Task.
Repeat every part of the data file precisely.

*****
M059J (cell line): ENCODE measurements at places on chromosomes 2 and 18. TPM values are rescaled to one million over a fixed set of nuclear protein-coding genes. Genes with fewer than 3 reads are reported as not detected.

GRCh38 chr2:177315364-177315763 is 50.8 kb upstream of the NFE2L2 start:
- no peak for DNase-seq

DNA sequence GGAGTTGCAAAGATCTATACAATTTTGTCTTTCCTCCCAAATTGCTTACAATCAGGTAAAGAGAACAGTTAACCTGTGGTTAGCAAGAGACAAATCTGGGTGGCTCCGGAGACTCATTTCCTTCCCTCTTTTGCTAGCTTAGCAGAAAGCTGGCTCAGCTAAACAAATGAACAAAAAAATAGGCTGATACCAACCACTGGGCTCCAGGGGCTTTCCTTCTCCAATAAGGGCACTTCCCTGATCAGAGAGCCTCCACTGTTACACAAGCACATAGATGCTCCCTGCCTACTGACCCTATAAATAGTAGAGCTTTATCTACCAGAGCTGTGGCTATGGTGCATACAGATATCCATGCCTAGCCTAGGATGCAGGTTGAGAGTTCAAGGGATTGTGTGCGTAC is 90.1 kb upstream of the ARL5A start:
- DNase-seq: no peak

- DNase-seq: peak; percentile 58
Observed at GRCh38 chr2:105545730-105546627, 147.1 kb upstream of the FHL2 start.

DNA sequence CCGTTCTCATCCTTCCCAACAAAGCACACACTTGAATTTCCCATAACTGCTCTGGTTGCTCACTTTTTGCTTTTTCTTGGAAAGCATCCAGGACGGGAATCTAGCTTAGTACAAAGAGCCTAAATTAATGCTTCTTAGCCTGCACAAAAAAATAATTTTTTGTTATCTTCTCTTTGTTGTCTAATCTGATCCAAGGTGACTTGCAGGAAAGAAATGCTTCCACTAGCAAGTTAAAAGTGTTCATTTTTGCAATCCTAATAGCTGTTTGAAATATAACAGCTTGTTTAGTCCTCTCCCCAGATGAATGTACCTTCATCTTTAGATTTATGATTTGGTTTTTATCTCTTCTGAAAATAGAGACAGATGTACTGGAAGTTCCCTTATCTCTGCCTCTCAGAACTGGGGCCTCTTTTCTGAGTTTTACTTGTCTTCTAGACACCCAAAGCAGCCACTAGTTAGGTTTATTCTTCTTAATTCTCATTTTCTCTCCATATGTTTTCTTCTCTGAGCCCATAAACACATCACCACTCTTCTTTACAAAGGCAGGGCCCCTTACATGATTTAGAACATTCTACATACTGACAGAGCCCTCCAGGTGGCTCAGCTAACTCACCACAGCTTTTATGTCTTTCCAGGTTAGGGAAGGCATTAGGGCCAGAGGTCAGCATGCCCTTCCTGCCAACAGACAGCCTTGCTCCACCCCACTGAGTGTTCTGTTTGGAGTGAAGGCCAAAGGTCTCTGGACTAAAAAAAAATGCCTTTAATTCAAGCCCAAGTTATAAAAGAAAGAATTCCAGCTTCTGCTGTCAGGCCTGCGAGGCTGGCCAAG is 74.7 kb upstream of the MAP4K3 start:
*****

M059J (cell line): ENCODE measurements at places on chromosomes 2 and 18. TPM values are rescaled to one million over a fixed set of nuclear protein-coding genes. Genes with fewer than 3 reads are reported as not detected.

GRCh38 chr2:177315364-177315763 is 50.8 kb upstream of the NFE2L2 start:
- no peak for DNase-seq

DNA sequence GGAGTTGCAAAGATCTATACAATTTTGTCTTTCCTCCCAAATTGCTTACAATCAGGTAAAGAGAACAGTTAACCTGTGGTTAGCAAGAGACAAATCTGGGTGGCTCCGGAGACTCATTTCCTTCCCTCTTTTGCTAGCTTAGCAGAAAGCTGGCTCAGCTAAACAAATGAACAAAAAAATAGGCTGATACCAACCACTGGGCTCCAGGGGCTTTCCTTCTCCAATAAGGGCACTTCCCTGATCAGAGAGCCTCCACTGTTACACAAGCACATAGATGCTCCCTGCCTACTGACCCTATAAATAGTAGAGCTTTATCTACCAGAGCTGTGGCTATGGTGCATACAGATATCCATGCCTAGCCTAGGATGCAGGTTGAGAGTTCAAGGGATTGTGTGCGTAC is 90.1 kb upstream of the ARL5A start:
- DNase-seq: no peak

- DNase-seq: peak; percentile 58
Observed at GRCh38 chr2:105545730-105546627, 147.1 kb upstream of the FHL2 start.

DNA sequence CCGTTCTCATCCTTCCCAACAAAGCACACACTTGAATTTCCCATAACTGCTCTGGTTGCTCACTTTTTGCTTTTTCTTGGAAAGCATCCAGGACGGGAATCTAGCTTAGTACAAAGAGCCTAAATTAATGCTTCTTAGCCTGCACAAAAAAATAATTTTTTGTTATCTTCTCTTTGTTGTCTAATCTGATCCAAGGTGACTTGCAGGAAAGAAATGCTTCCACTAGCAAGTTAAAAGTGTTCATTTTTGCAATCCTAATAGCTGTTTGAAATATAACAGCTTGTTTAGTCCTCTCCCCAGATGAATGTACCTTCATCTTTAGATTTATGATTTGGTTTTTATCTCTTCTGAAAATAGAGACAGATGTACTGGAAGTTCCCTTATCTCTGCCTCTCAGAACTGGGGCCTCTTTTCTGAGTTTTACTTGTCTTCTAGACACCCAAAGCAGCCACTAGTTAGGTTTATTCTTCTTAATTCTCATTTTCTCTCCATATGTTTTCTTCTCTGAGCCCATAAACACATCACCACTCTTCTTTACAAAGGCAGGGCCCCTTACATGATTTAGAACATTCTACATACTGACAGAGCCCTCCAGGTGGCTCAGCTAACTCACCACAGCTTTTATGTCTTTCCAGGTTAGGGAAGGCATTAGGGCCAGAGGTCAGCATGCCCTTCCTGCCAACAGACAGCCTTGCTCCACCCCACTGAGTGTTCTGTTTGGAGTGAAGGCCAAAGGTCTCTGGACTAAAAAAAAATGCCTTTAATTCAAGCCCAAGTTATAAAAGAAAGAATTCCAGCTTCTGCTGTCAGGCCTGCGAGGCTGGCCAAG is 74.7 kb upstream of the MAP4K3 start: